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Raman effect to detect fraudulent paintings, diseases, chemical weapons

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New York: An international research team has developed nanotechnology that harnesses surface-enhanced Raman spectroscopy (SERS) to detect amounts of molecules in fraudulent paintings, diseases, chemical weapons and more.

Led by University at Buffalo (UB) engineers, the new method makes SERS simple and more affordable.

“The technology we’re developing – a universal substrate for SERS – is a unique and, potentially, revolutionary feature,” said lead author Qiaoqiang Gan from UB.

“It allows us to rapidly identify and measure chemical and biological molecules using a broadband nanostructure that traps wide range of light,” Gan added.

The universal substrate can trap a wide range of wavelengths and squeeze them into very small gaps to create a strongly enhanced light field.

“It acts similar to a skeleton key. Instead of needing all these different substrates to measure Raman signals excited by different wavelengths, you’ll eventually need just one. Just like a skeleton key that opens many doors,” co-author Nan Zhang said.

Traditional substrates, or the silicon surfaces on which liquid samples are deposited, are typically designed for only a very narrow range of wavelengths.

This is problematic because different substrates are needed if scientists want to use a different laser to test the same molecules.

In turn, this requires more chemical molecules and substrates, increasing costs and time to perform the test. The new technology has a wide range of applications.

“The ability to detect even smaller amounts of chemical and biological molecules could be helpful with biosensors that are used to detect cancer, malaria, HIV and other illnesses,” the researchers said.

“This could be helpful detecting forged pieces of art as well as restoring ageing pieces of art,” Gan said.

“Also, the technology could improve scientists’ ability to detect trace amounts of toxins in the air, water or other spaces that are causes for health concerns. And it could aid in the detection of chemical weapons,” he added.

The study was published in the journal Advanced Materials Interfaces. (IANS)

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Russian Chemists Develop Unique Nano-grenades To Fight Diseases

To create the nanoparticles, the team experimented with photosensitive nanomaterial technology and a chemical 'switch' method to create the nanoparticles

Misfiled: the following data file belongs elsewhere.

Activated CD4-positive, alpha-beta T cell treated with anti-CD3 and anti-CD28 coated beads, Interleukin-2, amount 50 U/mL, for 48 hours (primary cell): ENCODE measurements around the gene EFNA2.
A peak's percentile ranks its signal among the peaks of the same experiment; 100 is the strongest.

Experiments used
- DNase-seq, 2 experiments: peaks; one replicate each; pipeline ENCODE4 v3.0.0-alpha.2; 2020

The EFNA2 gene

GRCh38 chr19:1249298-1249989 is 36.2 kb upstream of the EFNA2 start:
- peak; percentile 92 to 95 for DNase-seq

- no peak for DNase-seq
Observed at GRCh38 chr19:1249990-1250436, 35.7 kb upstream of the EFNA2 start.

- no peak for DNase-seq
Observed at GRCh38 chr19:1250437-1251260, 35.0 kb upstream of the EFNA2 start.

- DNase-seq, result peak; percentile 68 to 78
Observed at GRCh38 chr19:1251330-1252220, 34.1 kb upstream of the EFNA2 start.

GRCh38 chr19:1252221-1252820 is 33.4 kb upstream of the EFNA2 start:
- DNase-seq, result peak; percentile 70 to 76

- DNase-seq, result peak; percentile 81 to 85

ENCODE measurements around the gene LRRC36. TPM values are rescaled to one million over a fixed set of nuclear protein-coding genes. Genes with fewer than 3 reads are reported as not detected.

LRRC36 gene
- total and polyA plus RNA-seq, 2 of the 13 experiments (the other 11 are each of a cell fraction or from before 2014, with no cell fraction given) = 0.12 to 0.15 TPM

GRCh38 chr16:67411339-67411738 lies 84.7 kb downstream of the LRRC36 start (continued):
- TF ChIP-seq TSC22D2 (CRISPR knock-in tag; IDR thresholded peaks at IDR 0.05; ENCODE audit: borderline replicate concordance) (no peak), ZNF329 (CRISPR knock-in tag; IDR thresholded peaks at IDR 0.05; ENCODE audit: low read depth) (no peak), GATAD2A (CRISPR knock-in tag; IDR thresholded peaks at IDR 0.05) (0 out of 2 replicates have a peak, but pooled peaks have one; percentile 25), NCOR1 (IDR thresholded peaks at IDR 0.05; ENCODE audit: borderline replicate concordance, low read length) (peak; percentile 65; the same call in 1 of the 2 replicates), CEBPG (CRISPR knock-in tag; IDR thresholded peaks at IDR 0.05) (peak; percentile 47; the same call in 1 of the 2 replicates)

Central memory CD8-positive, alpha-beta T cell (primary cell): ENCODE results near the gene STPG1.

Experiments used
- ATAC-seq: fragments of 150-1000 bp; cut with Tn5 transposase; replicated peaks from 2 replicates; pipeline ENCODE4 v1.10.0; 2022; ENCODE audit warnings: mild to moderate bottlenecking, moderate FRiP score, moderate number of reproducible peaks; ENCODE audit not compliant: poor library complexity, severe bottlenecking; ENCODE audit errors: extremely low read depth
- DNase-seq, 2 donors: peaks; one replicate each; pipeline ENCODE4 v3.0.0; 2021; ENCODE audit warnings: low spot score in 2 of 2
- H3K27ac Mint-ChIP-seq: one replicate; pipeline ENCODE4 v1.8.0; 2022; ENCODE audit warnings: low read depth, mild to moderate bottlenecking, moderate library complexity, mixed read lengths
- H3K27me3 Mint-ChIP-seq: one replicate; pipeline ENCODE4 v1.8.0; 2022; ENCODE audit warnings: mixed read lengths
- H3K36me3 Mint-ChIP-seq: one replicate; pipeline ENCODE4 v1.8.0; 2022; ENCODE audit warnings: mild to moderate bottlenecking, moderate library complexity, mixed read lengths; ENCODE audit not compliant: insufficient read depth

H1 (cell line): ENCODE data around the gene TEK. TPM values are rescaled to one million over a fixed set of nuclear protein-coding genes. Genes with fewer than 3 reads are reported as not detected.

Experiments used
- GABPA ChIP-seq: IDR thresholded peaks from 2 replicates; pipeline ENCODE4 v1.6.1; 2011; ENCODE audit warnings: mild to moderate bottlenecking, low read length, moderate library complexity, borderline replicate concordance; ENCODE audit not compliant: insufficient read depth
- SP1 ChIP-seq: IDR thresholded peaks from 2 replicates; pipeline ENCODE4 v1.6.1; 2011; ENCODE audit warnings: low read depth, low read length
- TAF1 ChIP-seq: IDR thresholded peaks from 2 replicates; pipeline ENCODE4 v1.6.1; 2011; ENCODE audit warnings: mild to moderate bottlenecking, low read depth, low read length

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Chemists develop unique disease-fighting 'nano-grenades'. VOA

Russian chemists have developed a unique “transforming nanoparticle” that can help fight cancer and other diseases.

Professor Ekaterina Skorb and her team from ITMO University in St. Petersburg created hollow nanoparticles with a covering of polymer filaments and granules of titanium oxide and silver, the Sputnik reported on Friday.

When illuminated with an infrared laser, the structure of the nanoparticle collapses from heat and oxygen, which releases the particle’s contents.

In the study, published in the journal Bioconjugate Chemistry, the team tested out their nanoparticles on bacteria whose DNA was modified to glow when molecules came into contact with artificial sugars which were injected into the nanoparticles.

After illuminating these ‘nano-grenades’ with an infrared laser, the sugars escaped the nanoparticles’ membranes, lighting up the bacteria and proving the method’s effectiveness.

The tab was detailed in the journal Nano Energy. Wikimedia Commons
When illuminated with an infrared laser, the structure of the nanoparticle collapses from heat and oxygen, which releases the particle’s contents. Wikimedia Commons

Importantly, neither the nanoparticles nor their structural collapse affected the viability of the bacteria’s cells.

According to Skorb, the ease with which infrared radiation passes through the human body means that the use of such nanoparticles to fight cancerous tumors or various infections will be possible in virtually any part of the body.

“This area of research is interesting not only from the perspective of the localised delivery of medicines, but also for the creation of a computer in which biological molecules can be used instead of silicon chips. This will pave the way for high-precision control of chemical processes, ‘smart’ medicines and the ability to control molecular machines,” Skorb said in a statement from Russian Science Foundation, Sputnik reported.

Also Read- NASA is Concerned Over The Strains of Toilet Microbes on ISS

To create the nanoparticles, the team experimented with photosensitive nanomaterial technology and a chemical ‘switch’ method to create the nanoparticles.

It consists of titanium dioxide nanoparticles which can split water into hydrogen and oxygen atoms when exposed to light. When placed in a solution of organic compounds, the oxygen produced begins to interact with molecules, changing the acid-base balance.  (IANS)